NEW YORK — The situation looked bleak for Denis Shapovalov when his U.S. Open opponent, Taylor Fritz, stepped up to serve for the match while leading 5-3 in the fourth set.
Fritz’s serve is his strength — he’d hit one at 147 mph earlier Saturday — and it looked as if this third-rounder between two young top-20 seeds might be all but over.
Except it wasn’t. Shapovalov broke Fritz there and then got on a real roll en route to a 3-6, 6-3, 4-6, 7-6 (5), 6-2 victory across nearly 3 1/2 hours that put the 21-year-old Canadian back in the fourth round of a Grand Slam tournament for the first time since he did it in New York in 2017.
“He was in control,” Shapovalov said. “Saw him get a little bit tight.”
Fritz, a 22-year-old from the U.S., admitted as much.
“I played great and I put in all the work, everything I had to do, and I had it — and I just choked it.”
Five years ago, they were both playing in the junior competition at Flushing Meadows and left with hardware: Fritz won the singles title, Shapovalov the doubles title.
Now here they were in the main event, Shapovalov seeded 12th, Fritz 19th, putting on an entertaining mix of flashy shotmaking and big serves.
“He was playing incredible today. We both deserved to win,” said Shapovalov, a lefty who wears a baseball hat backward. “I got a little bit lucky.”
Shapovalov actually wound up with more aces, 22-18, as Fritz faded, delivering only one in the final set.
It was quickly 3-0 in the fifth for Shapovalov; Fritz said later he dealt with a tweaked lower back and some soreness in his feet.
“I definitely didn’t want to go into the fifth and kind of just be like, ‘Oh, I blew it, that’s it,’” said Fritz, who bowed his head as he walked to the net, his record now 0-4 in third-round matches at Grand Slam tournaments. “I really tried as hard as I could in the fifth to regroup, but he kind of got on top of me early.”
Shapovalov moves on to a match Sunday against No. 7 David Goffin with a quarterfinal berth at stake.
Not making things easy on himself so far, Shapovalov already has played 13 of a possible 15 sets so far, going four each in the first two rounds before this lengthy one.
The again, he’s just 21. And, as he noted, there is not a lot of wear on anyone’s body because of the more than five months the pro tennis tours were suspended because of the pandemic.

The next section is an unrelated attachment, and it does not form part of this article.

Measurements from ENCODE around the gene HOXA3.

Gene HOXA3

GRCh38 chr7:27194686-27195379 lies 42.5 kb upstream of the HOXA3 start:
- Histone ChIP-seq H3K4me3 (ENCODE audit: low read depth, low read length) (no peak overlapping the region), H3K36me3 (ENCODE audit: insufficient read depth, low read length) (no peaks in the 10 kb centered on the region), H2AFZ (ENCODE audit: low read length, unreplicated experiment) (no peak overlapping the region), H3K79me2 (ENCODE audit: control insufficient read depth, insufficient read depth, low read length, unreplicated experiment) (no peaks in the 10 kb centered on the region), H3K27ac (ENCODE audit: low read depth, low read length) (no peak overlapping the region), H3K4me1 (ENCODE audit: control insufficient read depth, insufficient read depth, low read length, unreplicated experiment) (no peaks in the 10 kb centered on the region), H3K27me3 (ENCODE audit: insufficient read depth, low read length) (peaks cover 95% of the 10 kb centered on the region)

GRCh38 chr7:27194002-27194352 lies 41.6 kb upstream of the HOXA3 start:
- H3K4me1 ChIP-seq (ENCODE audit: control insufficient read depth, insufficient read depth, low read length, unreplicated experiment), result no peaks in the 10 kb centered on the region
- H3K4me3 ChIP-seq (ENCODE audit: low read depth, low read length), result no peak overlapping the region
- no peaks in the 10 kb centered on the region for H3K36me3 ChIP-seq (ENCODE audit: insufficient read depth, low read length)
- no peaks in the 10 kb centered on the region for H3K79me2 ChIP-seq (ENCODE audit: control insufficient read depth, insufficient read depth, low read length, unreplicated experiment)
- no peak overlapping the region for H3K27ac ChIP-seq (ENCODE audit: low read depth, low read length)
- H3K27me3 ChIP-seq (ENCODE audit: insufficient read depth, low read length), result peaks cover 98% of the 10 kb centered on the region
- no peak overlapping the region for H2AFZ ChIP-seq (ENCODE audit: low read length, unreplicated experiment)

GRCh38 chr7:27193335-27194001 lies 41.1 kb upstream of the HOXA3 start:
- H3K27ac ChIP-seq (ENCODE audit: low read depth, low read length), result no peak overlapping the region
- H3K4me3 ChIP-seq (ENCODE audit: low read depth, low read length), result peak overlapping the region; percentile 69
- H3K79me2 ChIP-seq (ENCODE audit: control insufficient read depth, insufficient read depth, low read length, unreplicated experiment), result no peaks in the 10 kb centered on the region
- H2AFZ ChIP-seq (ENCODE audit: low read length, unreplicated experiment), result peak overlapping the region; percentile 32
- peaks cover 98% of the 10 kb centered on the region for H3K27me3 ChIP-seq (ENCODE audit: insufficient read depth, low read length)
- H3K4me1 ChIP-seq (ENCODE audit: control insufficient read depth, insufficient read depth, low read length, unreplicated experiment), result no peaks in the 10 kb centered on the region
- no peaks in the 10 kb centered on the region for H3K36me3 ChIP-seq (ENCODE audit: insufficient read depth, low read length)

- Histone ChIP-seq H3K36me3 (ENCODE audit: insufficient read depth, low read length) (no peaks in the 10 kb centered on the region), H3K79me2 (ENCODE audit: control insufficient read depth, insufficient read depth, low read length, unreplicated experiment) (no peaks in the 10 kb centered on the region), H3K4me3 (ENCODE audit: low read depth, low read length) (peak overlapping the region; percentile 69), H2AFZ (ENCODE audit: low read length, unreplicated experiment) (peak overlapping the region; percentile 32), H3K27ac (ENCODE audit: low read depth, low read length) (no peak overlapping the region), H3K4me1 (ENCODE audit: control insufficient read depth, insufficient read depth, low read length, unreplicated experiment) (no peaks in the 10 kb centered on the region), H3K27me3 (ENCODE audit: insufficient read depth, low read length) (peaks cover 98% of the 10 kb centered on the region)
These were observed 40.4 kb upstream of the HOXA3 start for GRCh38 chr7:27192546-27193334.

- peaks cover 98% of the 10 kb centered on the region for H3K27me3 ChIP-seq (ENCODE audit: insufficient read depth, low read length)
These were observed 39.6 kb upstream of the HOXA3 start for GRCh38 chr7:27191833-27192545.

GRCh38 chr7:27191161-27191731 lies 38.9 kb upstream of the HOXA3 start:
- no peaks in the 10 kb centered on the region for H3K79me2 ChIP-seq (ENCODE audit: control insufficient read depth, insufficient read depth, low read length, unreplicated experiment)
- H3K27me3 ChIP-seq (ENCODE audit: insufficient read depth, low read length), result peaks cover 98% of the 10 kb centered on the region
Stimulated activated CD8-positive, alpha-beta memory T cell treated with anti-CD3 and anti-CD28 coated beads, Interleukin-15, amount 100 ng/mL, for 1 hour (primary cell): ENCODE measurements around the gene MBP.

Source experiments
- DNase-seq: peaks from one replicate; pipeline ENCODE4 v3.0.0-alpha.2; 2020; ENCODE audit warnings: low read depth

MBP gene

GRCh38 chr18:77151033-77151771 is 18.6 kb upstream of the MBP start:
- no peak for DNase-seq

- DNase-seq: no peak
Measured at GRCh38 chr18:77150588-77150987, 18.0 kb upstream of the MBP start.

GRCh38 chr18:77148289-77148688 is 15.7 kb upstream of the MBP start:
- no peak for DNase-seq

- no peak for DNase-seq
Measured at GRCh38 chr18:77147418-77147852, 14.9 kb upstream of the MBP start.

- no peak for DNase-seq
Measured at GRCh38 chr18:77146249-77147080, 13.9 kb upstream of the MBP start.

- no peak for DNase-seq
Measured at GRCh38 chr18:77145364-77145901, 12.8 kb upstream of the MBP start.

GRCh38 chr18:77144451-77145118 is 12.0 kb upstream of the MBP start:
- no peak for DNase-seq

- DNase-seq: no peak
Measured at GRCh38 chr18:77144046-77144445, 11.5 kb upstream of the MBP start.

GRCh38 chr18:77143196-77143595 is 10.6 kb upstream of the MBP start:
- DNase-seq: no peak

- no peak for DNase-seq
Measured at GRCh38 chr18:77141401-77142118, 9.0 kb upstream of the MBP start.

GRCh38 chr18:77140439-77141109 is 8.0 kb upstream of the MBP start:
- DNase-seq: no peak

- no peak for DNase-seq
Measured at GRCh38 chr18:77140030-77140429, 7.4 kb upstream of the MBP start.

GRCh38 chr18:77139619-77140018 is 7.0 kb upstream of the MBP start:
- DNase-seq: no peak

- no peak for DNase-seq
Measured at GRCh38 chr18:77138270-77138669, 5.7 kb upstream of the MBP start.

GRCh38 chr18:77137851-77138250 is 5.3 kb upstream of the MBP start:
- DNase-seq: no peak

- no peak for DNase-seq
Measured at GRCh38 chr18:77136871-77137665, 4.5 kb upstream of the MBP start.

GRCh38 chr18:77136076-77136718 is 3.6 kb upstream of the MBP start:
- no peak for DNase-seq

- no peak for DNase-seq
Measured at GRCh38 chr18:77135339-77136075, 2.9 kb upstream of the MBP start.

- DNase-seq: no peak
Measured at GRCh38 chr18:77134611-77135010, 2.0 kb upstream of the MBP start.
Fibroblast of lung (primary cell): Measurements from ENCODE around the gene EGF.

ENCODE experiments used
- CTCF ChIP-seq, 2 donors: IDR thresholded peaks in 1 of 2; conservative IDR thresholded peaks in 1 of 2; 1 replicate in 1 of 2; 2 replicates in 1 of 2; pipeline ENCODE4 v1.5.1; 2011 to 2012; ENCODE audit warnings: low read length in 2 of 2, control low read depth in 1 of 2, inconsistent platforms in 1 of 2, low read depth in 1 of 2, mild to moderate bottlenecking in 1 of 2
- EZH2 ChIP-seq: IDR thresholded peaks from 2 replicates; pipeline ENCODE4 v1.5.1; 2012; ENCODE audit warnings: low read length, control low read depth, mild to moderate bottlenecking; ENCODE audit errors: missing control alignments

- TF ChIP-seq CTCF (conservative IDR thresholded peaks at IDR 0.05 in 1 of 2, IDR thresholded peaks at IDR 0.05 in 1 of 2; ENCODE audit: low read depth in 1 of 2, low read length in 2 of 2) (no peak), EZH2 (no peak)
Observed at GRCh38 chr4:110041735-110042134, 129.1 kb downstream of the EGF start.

“We’ve never had so much of a break,” Shapovalov said, “so the body overall feels pretty fresh.”
Adrian Mannarino was preparing to head on court to play in the U.S. Open’s third round when, he explained later, he got word that the state of New York wanted to get involved in whether the 32nd-seeded Frenchman should be allowed to compete.
That’s because Mannarino was one of seven players under extra restrictions during the tournament after contact tracing determined they potentially could have been exposed to COVID-19 by Benoit Paire, the only entrant to test positive.
The city had given the OK for those seven to stay in the draw, Mannarino said, but now the state government was interested in the matter. So the start of the match was delayed and Mannarino — and his opponent, No. 5 Alexander Zverev — awaited a decision.
“It was a weird situation for me. I didn’t know what to think,” Mannarino said. “I was just laying on the sofa, still trying to be focused, just in case I would go on court.”
Eventually he did, heading to the court about 2 1/2 hours later than originally planned, but a groin injury hampered him during a 6-7 (4), 6-4, 6-2, 6-2 loss to Zverev in Louis Armstrong Stadium.
“I was told that there is very little chance that we were going to play. … I was kind of waiting around and seeing,” Zverev said. “I’m happy that he was able to play, but in the beginning, I was a little bit cold.”
Even though Mannarino’s tournament is done, he can’t head home. He said he was told he must stay in his New York hotel room under quarantine for at least another week.
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Howard Fendrich, The Associated Press